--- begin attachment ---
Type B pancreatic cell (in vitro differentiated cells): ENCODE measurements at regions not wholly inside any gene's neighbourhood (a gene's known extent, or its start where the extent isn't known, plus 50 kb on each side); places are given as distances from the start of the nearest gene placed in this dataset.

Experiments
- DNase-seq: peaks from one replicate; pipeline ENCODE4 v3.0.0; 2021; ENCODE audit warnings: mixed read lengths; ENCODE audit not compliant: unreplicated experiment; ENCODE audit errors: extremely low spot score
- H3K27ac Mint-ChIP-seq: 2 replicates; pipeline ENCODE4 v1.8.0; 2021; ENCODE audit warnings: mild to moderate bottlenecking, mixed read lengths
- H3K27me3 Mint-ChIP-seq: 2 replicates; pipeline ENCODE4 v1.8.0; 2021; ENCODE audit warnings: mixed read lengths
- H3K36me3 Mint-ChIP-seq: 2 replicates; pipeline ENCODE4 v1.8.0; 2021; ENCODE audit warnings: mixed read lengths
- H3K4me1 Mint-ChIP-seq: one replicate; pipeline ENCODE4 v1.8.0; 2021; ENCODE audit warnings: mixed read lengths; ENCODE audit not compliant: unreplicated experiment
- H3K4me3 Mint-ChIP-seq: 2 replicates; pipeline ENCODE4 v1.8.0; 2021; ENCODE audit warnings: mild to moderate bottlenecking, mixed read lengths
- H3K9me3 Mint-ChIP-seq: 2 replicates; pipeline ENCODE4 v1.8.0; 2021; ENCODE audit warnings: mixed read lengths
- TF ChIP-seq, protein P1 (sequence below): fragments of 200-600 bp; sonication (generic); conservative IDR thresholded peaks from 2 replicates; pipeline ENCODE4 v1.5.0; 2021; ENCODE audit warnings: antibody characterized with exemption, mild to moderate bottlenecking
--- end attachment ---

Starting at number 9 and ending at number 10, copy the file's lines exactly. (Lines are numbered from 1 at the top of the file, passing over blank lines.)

- H3K9me3 Mint-ChIP-seq: 2 replicates; pipeline ENCODE4 v1.8.0; 2021; ENCODE audit warnings: mixed read lengths
- TF ChIP-seq, protein P1 (sequence below): fragments of 200-600 bp; sonication (generic); conservative IDR thresholded peaks from 2 replicates; pipeline ENCODE4 v1.5.0; 2021; ENCODE audit warnings: antibody characterized with exemption, mild to moderate bottlenecking